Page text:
By Sophie Desrosiers

A five per cent hike in the number of faculty needing workplace accommodations for health reasons in the last three years has the union, Local 415, worried about the well-being of its members.

The spike was mentioned in an article in the Jan. 2013 edition of Local Lines, a paper produced by the Local 415 to keep union members informed.

The article claims nine per cent of staff required an accommodation during the 2008-2009 academic year. But by 2011-2012, that number had spiked to 14 per cent. Connie Powers, a manager in the HR department at Algonquin College has another explanation for the hike.

“We had only been reporting on accommodations that actually affected the number of hours they were working,” said Powers, who has been with the college for 20 years. Now that the college has hired an outside source, a company called Morneau Shepell, to deal with accommodations, more information is being reported. Minor accommodations, such as closer parking, in the past were dealt with more privately. “It may have gone up slightly, but the reason it peaked like that is we started reporting more information,” she said.

While Powers’ explanation makes sense, a nurse with the Algonquin College clinic still has some concerns over the well-being of faculty and staff and believes there are indeed rising numbers causing concern.

“Personally, I think a lot of it comes from the fact that they’ve increased the student population, but they haven’t increased the staff population,” said Laura Chappell, who has been a registered nurse at Algonquin since 2010. “I think that people are expected to do more with less.”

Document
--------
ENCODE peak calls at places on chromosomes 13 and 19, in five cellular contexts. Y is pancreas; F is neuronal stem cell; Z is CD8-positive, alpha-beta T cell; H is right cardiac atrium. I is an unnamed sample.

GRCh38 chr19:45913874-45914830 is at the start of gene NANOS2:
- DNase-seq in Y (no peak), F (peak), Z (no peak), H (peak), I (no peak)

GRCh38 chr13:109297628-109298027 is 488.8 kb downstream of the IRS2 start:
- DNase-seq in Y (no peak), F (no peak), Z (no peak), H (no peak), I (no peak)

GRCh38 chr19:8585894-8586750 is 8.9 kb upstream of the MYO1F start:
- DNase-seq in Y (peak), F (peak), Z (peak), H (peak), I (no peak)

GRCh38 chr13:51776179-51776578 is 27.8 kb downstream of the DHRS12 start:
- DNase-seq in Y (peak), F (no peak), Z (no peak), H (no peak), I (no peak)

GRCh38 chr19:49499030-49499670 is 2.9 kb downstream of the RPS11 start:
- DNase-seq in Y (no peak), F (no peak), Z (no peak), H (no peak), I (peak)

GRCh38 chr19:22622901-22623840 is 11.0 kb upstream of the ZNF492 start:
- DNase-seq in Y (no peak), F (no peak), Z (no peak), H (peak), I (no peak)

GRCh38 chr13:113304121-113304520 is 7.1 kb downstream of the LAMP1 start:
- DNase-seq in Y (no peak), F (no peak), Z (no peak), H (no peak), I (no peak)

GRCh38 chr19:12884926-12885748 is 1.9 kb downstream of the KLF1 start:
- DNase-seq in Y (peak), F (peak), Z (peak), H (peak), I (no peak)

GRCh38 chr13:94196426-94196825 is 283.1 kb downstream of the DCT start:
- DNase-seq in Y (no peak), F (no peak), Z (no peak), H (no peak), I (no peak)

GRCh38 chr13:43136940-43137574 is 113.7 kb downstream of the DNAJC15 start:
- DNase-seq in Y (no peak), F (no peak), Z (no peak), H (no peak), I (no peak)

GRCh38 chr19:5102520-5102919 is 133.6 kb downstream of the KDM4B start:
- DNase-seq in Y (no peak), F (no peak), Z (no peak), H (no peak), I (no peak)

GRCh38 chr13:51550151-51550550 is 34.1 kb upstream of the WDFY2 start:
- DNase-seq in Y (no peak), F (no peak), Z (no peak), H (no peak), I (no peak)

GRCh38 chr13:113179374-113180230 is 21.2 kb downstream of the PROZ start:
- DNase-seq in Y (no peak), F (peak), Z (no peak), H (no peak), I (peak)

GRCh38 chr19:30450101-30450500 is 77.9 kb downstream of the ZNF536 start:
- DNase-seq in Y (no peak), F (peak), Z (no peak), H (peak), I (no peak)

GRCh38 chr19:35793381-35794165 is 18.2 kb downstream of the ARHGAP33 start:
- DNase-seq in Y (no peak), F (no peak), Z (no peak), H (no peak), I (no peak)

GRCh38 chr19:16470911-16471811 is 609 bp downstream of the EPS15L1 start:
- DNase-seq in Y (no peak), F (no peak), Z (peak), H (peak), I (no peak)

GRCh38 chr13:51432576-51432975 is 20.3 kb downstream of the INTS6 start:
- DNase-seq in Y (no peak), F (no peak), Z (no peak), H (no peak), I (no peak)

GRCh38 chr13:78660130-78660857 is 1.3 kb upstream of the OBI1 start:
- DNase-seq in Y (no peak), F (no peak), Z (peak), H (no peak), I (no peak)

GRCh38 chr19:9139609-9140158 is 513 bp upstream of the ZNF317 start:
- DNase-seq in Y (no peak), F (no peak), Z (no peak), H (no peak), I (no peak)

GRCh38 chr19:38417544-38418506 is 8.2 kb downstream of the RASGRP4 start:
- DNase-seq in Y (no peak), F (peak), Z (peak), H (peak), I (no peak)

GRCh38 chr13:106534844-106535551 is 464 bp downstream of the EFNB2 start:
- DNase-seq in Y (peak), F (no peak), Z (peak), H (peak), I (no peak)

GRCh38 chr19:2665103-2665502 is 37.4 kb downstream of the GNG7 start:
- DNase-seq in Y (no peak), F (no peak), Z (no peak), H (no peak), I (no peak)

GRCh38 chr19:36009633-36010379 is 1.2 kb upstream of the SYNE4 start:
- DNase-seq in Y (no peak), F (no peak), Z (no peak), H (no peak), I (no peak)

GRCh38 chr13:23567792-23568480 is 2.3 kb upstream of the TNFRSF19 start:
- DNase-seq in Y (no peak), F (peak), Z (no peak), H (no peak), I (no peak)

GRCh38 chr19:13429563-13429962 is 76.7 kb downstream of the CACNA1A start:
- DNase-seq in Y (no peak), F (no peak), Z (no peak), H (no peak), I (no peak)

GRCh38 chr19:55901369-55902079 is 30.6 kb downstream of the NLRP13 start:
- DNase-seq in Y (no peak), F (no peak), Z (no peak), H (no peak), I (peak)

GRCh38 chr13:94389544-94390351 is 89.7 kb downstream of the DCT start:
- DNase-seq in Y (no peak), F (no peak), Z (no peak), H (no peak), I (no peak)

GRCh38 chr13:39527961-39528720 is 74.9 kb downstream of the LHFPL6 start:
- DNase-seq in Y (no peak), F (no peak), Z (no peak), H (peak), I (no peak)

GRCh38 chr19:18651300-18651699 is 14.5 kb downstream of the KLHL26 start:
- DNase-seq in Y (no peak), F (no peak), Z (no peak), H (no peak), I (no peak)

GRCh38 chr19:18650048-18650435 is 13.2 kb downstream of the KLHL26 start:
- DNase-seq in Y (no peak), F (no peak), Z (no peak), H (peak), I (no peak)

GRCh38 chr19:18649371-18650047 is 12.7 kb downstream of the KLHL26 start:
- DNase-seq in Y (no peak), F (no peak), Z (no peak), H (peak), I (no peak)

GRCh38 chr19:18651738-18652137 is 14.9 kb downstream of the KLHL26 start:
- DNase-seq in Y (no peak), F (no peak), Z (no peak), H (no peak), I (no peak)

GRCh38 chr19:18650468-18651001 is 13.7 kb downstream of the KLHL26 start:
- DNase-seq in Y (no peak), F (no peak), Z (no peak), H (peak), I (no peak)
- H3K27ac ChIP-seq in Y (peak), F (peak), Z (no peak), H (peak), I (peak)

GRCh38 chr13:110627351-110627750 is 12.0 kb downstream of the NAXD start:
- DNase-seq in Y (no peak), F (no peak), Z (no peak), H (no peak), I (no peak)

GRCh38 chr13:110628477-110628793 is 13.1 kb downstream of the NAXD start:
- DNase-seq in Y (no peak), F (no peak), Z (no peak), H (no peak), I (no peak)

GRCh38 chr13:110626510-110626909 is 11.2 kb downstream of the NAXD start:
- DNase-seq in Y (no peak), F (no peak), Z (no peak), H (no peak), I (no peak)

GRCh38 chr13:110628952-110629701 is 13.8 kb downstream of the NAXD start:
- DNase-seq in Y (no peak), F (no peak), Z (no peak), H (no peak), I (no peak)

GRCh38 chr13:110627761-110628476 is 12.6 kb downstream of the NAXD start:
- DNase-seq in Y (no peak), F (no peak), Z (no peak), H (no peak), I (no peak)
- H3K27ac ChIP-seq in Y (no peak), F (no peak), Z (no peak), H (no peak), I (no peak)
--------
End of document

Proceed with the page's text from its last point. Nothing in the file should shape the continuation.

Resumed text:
This isn’t to say the concerns are entirely centered around mental health, but Chappell, who has been practicing over 20 years, explains that stress and fatigue are common contributing factors to physical health as well. Not only are we more susceptible to illnesses when we are stressed and tired, but we are also more prone to injury.

While Chappell hasn’t been with the school long enough to comment on the faculty spike, she did notice an increase in visits on behalf of students.

“We’ve seen an increase in student numbers here,” she said. “It goes hand in hand. I believe with the increase in the students it’s got to have a backlash.”

The clinic at Algonquin College is not only open to students, but faculty and staff as well. Chappell says the strain and exhaustion is visible in faculty members at the end of every school year.

“When we see them, especially at the end of the term, they look like they’ve been to war,” said Chappell.  “I think any institution, if it has been faced by that sort of issue, has a moral and ethical responsibility to look after its staff as well as its clientele.”

Powers on the other hand, isn’t as concerned and feels the college is doing everything they can to help faculty deal with mental and physical health. Health services are available to staff and faculty, and should Morneau Shepell approve a request for accommodations, the college is happy to oblige.

Contributing members of Local Lines were unable to be reached for comment.